At a Meeting of the Faculty of Arts and Sciences on Dec. 6, 2016, the following Minute was placed upon the records.
Professor Richard O’Connell, who arrived at Harvard as Assistant Professor of Geology in 1971 and passed away on April 2, 2015, was a towering figure of post-modern geophysics.
Rick’s path to Harvard and science was not linear. He was raised in Montana, where his paternal grandparents had emigrated from Ireland and his grandfather worked as a gold miner. His father was a successful cattle rancher and, for a time, Sheriff of Lewis and Clark County. Rick’s mother, a musician, raised her children during her husband’s long absences and after he was seriously injured in a bull goring. In this challenging environment of hard work, high expectations, and encouragement, a home life that began in the county jail and was centered on the ranch that he returned to throughout his life, Rick developed an abiding affection for America’s wide-open spaces and the values of those who live within them.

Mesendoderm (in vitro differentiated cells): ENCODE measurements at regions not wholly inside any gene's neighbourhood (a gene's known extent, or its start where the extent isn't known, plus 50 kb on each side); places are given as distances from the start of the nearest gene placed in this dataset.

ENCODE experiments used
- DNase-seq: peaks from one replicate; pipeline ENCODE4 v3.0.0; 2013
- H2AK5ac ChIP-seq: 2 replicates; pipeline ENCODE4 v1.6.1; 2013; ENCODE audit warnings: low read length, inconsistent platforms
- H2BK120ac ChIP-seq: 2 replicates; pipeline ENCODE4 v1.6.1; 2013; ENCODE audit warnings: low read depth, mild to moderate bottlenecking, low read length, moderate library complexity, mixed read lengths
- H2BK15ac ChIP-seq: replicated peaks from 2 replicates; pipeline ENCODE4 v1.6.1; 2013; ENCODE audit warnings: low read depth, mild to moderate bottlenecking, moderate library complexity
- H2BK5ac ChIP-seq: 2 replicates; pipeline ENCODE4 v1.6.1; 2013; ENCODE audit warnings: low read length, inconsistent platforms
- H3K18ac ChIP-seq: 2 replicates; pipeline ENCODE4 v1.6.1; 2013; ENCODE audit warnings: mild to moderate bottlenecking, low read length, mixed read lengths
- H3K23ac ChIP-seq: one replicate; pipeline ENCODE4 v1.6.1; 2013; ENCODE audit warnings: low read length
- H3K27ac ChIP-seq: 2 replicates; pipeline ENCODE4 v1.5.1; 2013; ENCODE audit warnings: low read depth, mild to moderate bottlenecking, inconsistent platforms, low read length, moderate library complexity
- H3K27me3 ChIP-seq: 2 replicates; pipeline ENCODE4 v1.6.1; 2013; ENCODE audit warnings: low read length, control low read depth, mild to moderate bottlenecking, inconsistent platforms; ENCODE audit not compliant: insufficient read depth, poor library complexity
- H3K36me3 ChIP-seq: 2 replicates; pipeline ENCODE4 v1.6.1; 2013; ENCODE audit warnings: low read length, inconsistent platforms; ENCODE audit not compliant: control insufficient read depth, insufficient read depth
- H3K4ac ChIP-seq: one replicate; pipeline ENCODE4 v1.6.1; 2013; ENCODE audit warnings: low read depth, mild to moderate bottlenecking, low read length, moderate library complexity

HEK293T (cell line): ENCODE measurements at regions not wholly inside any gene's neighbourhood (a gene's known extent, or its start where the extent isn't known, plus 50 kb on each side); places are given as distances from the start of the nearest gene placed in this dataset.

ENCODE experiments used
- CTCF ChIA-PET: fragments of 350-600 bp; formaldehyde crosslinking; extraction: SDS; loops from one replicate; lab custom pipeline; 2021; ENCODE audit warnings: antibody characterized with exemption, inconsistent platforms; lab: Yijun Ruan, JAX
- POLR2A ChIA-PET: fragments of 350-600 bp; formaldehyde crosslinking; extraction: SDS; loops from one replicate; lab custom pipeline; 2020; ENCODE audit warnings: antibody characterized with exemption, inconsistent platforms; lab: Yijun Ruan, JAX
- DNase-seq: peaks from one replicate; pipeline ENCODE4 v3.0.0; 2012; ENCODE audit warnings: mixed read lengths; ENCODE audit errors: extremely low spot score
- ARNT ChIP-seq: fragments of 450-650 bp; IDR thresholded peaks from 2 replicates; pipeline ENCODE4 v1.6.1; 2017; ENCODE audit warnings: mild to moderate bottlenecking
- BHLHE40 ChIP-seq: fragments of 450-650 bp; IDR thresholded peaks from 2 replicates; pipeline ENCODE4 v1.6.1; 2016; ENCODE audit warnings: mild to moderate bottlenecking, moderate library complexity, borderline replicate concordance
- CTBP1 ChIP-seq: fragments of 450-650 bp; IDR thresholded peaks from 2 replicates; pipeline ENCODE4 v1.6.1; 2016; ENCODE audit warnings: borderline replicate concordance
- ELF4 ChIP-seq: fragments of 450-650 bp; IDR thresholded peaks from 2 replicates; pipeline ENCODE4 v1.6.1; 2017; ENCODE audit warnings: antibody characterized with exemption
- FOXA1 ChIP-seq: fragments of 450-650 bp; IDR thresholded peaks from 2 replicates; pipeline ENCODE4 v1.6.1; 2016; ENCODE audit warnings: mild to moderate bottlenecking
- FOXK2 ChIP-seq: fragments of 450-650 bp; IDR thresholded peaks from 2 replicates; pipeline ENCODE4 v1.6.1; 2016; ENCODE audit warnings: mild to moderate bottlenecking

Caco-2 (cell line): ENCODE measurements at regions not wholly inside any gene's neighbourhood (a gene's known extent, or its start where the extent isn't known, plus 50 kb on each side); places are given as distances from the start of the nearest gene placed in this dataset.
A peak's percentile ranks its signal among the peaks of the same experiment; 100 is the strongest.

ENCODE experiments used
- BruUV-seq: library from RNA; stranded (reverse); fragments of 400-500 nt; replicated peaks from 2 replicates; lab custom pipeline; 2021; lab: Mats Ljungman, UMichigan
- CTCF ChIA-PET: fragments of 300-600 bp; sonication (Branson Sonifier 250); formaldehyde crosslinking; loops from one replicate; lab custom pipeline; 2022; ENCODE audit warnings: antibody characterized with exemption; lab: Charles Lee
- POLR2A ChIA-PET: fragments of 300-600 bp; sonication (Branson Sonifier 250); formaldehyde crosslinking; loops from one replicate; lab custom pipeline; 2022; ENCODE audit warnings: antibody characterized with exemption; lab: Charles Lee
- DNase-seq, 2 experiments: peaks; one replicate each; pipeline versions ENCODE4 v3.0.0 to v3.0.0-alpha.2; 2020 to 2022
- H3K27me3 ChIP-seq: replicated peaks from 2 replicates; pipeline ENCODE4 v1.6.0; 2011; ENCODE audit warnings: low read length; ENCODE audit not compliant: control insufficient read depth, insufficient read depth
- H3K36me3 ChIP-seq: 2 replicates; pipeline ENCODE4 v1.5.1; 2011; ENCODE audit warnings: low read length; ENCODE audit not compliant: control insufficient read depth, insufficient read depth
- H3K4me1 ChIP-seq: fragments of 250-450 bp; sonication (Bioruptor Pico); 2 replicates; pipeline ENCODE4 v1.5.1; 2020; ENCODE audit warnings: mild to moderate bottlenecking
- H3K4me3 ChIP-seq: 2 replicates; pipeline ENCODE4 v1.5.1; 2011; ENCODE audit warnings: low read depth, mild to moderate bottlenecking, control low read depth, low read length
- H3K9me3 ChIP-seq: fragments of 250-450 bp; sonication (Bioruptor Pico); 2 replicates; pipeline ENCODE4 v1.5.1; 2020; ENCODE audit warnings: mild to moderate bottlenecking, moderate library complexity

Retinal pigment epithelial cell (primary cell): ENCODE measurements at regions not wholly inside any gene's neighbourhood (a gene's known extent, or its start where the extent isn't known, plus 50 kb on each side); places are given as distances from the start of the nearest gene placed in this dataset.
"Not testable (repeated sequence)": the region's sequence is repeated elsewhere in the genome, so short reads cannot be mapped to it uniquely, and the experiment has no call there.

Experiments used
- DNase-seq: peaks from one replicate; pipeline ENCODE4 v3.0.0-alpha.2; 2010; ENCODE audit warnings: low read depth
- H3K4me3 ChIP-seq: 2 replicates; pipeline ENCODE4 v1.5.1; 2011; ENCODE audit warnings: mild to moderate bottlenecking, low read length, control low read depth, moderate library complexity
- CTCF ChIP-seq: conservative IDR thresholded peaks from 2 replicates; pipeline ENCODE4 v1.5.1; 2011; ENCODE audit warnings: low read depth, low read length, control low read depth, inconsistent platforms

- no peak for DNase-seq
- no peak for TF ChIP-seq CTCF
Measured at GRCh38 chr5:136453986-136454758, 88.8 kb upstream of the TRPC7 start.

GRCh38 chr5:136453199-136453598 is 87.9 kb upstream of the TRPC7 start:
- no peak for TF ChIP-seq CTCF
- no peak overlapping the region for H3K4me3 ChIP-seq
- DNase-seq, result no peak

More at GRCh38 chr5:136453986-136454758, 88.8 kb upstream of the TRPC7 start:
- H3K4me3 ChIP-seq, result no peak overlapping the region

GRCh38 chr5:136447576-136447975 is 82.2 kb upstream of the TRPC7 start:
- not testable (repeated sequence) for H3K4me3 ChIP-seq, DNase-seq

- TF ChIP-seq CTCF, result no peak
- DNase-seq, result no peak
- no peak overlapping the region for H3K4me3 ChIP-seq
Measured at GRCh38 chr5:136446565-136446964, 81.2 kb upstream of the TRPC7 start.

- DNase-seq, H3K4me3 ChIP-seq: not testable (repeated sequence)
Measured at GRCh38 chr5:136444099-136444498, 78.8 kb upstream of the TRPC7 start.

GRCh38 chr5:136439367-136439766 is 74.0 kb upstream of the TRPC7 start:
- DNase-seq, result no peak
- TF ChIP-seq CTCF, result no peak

He left Montana to pursue an undergraduate degree in physics at the California Institute of Technology. Gerald Wasserburg, the legendary experimental geochemist, convinced Rick that Earth science was the most promising application of physics and explained that his group would have a vacancy once an underperforming undergraduate was told that his career in geochemistry had come to a premature end. Rick remained at Caltech as a graduate student, working with Wasserburg and Don Anderson, and his thesis made two enduring contributions. First, he explained the enigmatic origin of many sedimentary basins that form within continents. These basins are a ubiquitous feature of the geological record and growing up close to a widely studied example, the Williston Basin, no doubt sparked Rick’s interest in the topic. Second, Rick turned to data related to the Earth’s changing shape following the ice age to estimate the viscosity of rocks within the Earth’s deep mantle. He demonstrated that this region is not rigid, as widely believed, but has a viscosity low enough to permit solid-state flow. This insight remains a paradigm of modern geophysical research, and it provided an early example of a theme within Rick’s entire body of research: the energetic bucking of what Kenneth Galbraith called, in another field of study, “conventional wisdom.”